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(Part 1) Continued:

In your opinion, if Putin had not invaded Ukraine, would the West continue to treat Russia as a normal power despite all abuses at home?

After the invasion of Georgia and in light of the things that were happening, there was a greater suspicion. But it took something like the invasion of Ukraine for a lot of people finally to wake up. There is also an army of propagandists working for Russia either officially or unofficially including Americans,  helping to spread disinformation. So, people were confused about Russia’s motives. In that respect the invasion of Ukraine and annexation of Crimea taught even naïve people a lesson and it’s harder to justify Russia and Russian behavior now.

In your book you accuse Yeltsin and Putin in reproducing the system that considers an individual as raw material for the purposes of the state. Is this a tragic legacy of historic Russia?

Yes, it is. It goes back really hundreds of years. Peter the Great when he built St. Petersburg had no concern for the loss of lives. Russia is a country that is organized like a movement and in a movement individuals are interchangeable. The individual doesn’t matter, only the goal of the movement does. In czarist times it was a movement to spread a Russian version of Christianity, then in Soviet times it was to bring the benefits of the proletarian revolution to the whole world. There is no ideology any longer but insofar the country was taken over by criminals, the same attitude exists toward an individual, the individual remains raw material. There’s only the absence of an overarching goal.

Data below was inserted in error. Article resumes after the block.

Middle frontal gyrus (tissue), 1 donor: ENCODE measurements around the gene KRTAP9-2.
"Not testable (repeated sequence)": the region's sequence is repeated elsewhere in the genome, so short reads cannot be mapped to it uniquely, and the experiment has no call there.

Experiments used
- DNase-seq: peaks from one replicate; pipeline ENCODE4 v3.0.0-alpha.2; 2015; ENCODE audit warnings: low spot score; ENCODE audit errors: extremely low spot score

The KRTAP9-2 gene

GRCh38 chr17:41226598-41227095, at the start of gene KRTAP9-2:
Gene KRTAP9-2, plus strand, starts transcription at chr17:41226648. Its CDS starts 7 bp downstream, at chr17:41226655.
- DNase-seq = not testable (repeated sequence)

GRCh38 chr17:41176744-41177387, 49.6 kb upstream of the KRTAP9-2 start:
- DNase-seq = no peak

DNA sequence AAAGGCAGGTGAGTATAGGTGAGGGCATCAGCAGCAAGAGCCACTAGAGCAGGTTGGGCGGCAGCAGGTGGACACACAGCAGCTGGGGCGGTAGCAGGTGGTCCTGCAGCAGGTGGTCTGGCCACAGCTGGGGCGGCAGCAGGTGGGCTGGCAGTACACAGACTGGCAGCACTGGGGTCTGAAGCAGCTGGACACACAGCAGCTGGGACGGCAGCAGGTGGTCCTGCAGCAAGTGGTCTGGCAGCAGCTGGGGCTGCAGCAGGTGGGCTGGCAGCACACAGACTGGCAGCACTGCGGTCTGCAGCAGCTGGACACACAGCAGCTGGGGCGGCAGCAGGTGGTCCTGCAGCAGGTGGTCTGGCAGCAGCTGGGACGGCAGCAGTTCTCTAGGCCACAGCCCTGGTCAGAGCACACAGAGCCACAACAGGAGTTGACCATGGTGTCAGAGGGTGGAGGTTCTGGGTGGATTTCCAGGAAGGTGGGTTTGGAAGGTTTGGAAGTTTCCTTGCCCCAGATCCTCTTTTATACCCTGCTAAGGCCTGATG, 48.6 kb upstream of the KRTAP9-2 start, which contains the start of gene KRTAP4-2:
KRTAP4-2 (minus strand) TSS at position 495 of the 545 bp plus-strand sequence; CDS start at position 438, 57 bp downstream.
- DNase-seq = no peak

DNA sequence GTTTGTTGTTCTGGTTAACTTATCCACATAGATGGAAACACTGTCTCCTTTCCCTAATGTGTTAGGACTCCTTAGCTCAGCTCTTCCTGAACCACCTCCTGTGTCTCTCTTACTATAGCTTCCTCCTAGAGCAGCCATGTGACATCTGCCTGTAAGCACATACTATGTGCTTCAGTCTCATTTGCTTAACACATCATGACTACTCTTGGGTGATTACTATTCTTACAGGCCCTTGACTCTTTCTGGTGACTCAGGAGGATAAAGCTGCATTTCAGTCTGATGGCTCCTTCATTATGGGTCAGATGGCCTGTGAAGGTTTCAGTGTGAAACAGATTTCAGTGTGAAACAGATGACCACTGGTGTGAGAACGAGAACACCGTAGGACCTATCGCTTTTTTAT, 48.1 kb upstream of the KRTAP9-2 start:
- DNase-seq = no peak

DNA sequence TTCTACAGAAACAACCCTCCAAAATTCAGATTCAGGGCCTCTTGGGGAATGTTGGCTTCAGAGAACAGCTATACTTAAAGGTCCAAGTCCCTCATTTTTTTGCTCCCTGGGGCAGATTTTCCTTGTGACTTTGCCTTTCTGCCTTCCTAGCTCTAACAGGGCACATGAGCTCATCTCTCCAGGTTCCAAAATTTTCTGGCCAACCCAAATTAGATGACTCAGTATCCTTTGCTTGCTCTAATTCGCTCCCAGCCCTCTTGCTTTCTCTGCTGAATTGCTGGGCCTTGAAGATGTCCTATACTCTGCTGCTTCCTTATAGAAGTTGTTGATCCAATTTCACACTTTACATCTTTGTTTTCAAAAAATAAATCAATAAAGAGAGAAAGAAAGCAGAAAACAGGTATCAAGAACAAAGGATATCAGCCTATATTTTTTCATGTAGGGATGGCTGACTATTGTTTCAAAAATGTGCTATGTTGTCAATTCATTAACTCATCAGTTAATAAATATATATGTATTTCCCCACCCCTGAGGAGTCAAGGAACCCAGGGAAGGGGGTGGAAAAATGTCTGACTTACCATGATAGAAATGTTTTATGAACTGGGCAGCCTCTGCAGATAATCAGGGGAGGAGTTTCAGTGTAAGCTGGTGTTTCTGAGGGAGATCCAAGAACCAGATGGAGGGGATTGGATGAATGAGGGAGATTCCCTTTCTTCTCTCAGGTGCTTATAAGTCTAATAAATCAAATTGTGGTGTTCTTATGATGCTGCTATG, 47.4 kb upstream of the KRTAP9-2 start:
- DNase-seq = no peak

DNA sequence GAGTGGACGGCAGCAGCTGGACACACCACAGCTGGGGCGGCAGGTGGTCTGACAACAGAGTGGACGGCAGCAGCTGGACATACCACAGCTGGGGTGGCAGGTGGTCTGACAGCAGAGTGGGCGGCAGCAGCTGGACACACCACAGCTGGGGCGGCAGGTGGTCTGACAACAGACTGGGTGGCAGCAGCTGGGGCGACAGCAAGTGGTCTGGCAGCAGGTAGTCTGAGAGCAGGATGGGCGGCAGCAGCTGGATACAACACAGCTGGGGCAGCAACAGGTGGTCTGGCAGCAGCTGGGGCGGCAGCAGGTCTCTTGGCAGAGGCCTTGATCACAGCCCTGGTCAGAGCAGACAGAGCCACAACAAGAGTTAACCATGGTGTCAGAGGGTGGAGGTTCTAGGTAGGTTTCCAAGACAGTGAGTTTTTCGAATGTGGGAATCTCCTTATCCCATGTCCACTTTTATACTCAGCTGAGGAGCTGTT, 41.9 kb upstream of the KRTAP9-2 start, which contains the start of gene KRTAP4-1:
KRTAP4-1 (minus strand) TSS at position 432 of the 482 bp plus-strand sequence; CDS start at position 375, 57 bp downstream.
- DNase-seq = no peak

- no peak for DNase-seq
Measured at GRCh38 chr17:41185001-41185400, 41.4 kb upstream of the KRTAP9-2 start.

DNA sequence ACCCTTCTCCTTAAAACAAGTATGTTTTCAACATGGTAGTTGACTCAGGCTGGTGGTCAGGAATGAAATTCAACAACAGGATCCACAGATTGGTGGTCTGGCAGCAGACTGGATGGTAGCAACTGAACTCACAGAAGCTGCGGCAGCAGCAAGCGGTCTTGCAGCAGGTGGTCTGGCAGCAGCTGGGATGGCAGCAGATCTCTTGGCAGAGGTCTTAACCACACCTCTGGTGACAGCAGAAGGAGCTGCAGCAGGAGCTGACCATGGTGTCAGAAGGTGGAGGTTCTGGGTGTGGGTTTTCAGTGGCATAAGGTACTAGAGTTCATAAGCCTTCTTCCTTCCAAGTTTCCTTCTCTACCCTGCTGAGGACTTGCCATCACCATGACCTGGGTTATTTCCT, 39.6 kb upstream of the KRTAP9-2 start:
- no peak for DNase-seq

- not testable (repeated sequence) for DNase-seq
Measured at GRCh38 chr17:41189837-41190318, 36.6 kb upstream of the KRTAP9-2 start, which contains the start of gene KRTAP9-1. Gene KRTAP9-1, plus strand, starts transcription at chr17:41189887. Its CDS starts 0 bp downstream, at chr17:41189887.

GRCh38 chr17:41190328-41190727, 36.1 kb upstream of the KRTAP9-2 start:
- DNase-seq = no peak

You know Russia and the Soviet Union very well and you have been living there for decades. What changes has Russian society undergone since Soviet times?

There have been enormous changes. Russians discovered money and fell in love with it. At the same time, even that moral structure that existed under communism, that conception of decency that even with all its faults existed in the communist society that you don’t steal from other people that you should help others, largely disappeared. At the same time people became more capable individuals, more self-reliant, they value their freedom to a greater extent and are able to use it. They learned about the outside world, became more sophisticated, they became more middle-class in their habits. But the country is in great need of a new moral framework and people who are making progress in some respects, including the urban middle class are greatly in need of it. Everyone is faced with the pressure which is exerted by this criminal government and this criminal regime which forces people into illegal activity, denies opportunity, limits self-sufficiency, and freedom and also intimidates people.

The regime has to be replaced by something that would be more appropriate to a modern country. The people themselves have to find a kind of inner strength, moral strength to behave according to their conscience and not according to the dictates of the regime on one hand or the temptation of money, on the other. That will be very difficult for Russian society but it’s essential.